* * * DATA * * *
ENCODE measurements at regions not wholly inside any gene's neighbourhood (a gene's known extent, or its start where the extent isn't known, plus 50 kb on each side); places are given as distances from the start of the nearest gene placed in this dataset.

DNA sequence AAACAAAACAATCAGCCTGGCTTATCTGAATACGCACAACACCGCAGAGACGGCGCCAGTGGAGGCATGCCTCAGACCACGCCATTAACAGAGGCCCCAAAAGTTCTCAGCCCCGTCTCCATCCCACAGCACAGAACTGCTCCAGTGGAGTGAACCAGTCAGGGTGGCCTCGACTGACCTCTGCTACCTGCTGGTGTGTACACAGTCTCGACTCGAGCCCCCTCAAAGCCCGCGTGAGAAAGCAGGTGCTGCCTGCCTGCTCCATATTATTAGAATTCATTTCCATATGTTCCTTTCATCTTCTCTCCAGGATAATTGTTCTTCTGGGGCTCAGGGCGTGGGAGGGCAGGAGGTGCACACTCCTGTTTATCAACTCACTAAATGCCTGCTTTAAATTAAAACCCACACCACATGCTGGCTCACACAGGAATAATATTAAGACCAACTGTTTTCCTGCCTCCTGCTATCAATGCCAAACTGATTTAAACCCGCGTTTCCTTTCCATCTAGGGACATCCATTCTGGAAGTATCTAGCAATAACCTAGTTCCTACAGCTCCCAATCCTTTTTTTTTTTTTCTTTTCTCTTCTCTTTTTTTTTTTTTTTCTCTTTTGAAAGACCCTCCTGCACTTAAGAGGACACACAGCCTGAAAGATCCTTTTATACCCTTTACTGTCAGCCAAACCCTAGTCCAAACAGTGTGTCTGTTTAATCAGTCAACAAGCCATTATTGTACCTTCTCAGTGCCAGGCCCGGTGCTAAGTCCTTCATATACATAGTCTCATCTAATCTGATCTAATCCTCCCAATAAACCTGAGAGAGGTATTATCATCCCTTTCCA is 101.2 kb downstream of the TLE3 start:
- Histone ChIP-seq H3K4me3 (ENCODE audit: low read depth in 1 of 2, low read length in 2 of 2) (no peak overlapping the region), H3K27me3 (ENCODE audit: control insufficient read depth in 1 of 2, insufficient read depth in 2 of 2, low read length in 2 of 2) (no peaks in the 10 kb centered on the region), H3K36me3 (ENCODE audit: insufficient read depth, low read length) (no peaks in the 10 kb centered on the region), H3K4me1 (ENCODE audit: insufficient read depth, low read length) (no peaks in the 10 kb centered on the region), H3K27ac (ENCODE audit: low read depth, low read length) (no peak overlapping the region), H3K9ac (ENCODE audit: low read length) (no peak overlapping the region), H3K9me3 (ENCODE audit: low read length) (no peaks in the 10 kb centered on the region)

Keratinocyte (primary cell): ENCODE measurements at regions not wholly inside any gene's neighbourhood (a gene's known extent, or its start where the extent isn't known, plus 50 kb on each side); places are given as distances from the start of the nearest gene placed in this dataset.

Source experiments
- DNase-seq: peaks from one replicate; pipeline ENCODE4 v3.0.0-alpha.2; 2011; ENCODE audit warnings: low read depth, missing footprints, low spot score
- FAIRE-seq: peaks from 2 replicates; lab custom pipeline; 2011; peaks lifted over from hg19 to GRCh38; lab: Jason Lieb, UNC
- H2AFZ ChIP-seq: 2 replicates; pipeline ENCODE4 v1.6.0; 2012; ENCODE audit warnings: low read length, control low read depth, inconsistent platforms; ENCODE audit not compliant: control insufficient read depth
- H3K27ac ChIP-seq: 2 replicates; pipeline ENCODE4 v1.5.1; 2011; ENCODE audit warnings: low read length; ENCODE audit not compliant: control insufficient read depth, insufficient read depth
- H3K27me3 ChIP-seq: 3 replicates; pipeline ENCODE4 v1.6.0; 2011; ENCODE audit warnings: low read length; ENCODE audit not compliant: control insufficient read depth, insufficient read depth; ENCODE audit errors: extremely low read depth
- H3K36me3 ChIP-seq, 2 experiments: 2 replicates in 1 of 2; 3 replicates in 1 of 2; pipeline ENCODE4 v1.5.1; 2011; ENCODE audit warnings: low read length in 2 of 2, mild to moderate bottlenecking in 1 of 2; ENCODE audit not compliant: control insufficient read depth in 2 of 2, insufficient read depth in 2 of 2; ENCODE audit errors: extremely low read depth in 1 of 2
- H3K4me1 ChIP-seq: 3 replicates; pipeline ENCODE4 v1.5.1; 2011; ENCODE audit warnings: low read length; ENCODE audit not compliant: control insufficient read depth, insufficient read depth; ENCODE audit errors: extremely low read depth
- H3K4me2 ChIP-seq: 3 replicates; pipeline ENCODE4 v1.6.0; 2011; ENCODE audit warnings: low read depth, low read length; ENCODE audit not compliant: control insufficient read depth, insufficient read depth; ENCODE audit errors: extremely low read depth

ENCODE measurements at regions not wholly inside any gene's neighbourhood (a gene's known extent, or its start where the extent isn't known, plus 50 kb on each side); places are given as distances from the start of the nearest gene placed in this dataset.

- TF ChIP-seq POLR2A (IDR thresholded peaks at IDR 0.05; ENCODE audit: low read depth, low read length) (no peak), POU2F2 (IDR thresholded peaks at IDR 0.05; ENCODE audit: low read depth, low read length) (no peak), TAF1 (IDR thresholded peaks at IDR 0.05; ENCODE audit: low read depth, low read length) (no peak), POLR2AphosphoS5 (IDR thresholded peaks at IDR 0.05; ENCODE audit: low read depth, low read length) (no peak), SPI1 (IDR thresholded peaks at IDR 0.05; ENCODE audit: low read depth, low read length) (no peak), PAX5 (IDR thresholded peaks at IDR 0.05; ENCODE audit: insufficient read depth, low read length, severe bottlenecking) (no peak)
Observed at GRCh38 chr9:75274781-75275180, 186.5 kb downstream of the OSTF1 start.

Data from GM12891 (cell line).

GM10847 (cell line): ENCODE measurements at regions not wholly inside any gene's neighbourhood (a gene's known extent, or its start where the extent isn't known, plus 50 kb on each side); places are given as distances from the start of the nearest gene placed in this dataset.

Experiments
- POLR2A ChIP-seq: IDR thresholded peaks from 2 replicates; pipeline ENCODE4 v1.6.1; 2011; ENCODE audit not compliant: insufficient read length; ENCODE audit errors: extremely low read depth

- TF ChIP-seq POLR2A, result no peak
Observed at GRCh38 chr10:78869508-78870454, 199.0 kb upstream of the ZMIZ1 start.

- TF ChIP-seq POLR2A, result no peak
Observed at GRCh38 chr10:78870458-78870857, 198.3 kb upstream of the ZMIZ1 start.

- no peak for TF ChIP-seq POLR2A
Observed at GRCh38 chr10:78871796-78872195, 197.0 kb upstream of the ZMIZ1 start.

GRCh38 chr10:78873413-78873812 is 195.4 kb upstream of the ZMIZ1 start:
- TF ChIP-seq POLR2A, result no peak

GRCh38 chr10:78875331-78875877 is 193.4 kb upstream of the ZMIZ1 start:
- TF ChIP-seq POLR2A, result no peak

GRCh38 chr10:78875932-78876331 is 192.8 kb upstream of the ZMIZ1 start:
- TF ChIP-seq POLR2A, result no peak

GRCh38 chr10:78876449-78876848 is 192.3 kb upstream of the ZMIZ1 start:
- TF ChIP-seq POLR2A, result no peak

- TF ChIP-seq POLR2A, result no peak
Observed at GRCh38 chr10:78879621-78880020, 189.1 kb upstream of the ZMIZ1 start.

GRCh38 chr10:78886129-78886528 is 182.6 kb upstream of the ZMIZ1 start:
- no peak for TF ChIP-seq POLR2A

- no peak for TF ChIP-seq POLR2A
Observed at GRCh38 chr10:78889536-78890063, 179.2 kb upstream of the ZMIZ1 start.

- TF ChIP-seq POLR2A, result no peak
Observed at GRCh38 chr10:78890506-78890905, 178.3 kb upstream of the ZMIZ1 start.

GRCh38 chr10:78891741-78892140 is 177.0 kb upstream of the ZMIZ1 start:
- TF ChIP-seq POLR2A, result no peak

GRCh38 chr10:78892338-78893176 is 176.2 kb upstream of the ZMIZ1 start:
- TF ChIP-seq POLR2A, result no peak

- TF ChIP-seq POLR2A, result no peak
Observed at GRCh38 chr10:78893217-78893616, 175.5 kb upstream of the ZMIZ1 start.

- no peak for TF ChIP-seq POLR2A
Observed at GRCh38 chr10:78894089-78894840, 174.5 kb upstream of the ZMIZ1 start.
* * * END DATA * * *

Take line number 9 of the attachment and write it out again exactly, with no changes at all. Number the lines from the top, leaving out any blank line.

- H3K27ac ChIP-seq: 2 replicates; pipeline ENCODE4 v1.5.1; 2011; ENCODE audit warnings: low read length; ENCODE audit not compliant: control insufficient read depth, insufficient read depth